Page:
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Chase Utley: Destroyer of Mets

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When Chase Utley goes to Citi Field, he is home.

Philadelphia Phillies v New York Mets Photo by Al Bello/Getty Images

Last night, Chase Utley had a couple at-bats against the New York Mets at Citi Field. It was considered such a historic baseball event that MLB.com called in only their strongest headline authors.

Yes, it's true; things got very, very Utley in Flushing. It may have been the Utleyest game that's ever happened there, and that's saying something, given how games there just seem to get Utleyer and Utleyer every time he visits.

The Mets are still displeased that Utley purposefully slid into Ruben Tejada in last year's playoffs and broke his leg. Knowing this, everyone, including Utley, expected revenge to be exacted in some capacity, which Noah Syndergaard did in the sixth inning by throwing a pitch behind him.

"I thought he was holding the bat with his butt," Syndergaard tried to explain later, or something.

Anyways, the ump immediately ejected Syndergaard without even a warning, incensing Terry Collins and leaving Joe Buck absolutely flummoxed. With fans screaming for his blood, Utley wrapped up a gift and sent it over the right center field wall for them to enjoy. They did not enjoy it.

Coming up in his next at-bat with the bases packed, Utley unloaded on a Hansel Robles offering that pretty much had Citi Field shuttering for good by the end of the seventh inning stretch.

We don't see as much of Chase anymore, since he moved across the country and continued to not answer our texts. But this was a nice reminder, as the Phillies dropped their sixth loss in eight games on Saturday, that Chase Utley wasn't defined by his Phillies uniform. No, his purpose on earth is far greater than deking runners and winning trophies; he is here to bring down the foundations of the Mets organization, regardless of the colors on his back.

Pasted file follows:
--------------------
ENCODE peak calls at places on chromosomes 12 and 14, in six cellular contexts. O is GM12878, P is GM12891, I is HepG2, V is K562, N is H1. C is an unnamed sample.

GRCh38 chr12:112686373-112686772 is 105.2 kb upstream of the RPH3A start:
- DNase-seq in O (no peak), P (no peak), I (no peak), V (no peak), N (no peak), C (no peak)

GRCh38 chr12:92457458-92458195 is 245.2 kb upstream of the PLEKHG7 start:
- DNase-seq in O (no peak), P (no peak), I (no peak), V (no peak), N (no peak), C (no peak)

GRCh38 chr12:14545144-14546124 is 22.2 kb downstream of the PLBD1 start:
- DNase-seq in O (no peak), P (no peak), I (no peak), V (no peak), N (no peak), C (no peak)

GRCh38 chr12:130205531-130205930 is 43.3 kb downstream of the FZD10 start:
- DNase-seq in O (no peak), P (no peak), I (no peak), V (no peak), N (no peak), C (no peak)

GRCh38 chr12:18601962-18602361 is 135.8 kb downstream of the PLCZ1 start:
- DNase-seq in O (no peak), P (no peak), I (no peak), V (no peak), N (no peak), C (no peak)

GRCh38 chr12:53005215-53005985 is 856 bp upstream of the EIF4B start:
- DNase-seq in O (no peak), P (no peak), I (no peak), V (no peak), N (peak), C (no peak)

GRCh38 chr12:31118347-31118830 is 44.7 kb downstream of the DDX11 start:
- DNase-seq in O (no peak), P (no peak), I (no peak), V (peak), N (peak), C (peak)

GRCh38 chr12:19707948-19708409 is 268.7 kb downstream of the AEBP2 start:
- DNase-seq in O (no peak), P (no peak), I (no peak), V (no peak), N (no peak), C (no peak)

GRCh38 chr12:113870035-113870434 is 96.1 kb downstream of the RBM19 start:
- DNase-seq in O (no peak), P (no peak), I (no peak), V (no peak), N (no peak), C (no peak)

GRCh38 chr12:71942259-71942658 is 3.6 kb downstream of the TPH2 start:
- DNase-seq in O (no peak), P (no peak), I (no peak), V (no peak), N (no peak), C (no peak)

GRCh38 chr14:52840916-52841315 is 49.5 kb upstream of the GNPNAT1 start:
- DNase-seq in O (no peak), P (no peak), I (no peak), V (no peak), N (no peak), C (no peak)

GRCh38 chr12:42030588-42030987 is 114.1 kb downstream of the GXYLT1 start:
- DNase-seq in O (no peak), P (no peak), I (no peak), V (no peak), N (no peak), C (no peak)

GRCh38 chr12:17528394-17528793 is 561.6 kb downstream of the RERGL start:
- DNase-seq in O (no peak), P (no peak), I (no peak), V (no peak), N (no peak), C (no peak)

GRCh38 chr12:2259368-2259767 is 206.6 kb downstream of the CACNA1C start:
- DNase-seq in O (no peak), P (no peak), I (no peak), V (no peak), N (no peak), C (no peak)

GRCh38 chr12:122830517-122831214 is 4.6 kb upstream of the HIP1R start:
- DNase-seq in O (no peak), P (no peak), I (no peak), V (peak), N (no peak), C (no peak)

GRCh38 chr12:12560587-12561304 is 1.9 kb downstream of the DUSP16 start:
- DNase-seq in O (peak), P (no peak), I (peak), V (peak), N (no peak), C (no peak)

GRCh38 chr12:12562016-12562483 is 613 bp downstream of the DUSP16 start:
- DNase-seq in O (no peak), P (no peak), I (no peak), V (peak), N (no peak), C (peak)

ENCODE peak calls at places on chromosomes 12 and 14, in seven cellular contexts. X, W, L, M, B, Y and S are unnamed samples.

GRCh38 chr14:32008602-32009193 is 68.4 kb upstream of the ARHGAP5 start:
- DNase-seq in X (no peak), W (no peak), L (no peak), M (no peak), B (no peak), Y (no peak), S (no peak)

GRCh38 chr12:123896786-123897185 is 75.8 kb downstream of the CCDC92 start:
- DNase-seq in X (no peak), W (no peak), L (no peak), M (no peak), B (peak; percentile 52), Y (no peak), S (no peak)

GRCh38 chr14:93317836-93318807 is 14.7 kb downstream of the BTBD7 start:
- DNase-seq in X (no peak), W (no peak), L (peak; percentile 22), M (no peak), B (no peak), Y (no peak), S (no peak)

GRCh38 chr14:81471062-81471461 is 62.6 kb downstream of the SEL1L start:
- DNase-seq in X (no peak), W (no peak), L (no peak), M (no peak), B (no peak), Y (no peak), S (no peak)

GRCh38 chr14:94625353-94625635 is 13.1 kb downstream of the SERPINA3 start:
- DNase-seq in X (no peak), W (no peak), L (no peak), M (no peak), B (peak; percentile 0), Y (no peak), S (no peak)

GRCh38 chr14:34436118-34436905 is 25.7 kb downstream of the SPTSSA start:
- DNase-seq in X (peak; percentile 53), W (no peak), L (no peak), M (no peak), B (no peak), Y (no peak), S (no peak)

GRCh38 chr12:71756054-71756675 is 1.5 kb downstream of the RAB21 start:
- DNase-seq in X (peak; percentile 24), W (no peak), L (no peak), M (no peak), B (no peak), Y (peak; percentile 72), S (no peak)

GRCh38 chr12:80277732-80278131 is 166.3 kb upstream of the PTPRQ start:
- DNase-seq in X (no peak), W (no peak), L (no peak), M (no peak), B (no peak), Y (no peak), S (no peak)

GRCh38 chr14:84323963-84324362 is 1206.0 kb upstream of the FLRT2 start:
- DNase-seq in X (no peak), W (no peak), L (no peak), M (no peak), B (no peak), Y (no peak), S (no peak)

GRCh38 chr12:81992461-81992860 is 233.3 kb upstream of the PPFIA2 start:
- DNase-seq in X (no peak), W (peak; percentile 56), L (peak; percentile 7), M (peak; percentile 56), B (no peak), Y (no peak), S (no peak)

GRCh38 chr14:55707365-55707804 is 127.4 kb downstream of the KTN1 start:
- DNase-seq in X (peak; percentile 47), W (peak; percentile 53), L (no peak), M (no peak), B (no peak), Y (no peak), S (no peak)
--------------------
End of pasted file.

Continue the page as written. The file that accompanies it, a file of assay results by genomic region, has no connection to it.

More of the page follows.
We don't have to cite his career numbers at Citi Field. I mean, we will, because it's fun, but we don't have to: .296 BA, .940 OPS, 13 HR, 12 2B, and 2 3B in 206 AB. Part of the stadium is named after him. How does that happen with somebody from a team who doesn't play there?

We could sum it up in another moment from last season, when Mets fans were rooting for their hero Matt Harvey to strike Utley out, and Utley did what he always does when Mets fans yell at him. There has never been a player so deeply, personally fueled by the inflamed hatred humming in the stadium around him, as proven in the moment, eight years ago, when Utley began his horrible crusade.

Mets fans thought they were booing an elite player from a rival team (and the top NL all-star vote-getter), but what they were actually doing was starting a war. A war only one side could fight.

And he has never stopped fighting. Not when his knees gave out, not when the team stopped winning, not after he was traded to the Dodgers. In fact, that was the point when he seemed to double down on his mission. At 37 years old, he's hitting .296/.386/.453 and worked himself into the lead-off spot in the L.A. lineup. Several years from now, when Utley is converting Citi Field into an ASPCA shelter, he'll somehow be even more effective, probably with the help of some cool cybernetic appendage, assuming science moves at the rapid pace that I demand it does.

This weekend was supposed to be about Julio Urias, his first major league start, the fact that he was 19, and the top prospecthood of his career thus far. The Dodgers and their fans were primed to see what the kid could do against the Mets. What he could do was give up five hits and three runs in less than three innings.

"Well what the hell do we need this guy for?" thought the Dodgers, with Utley on the roster.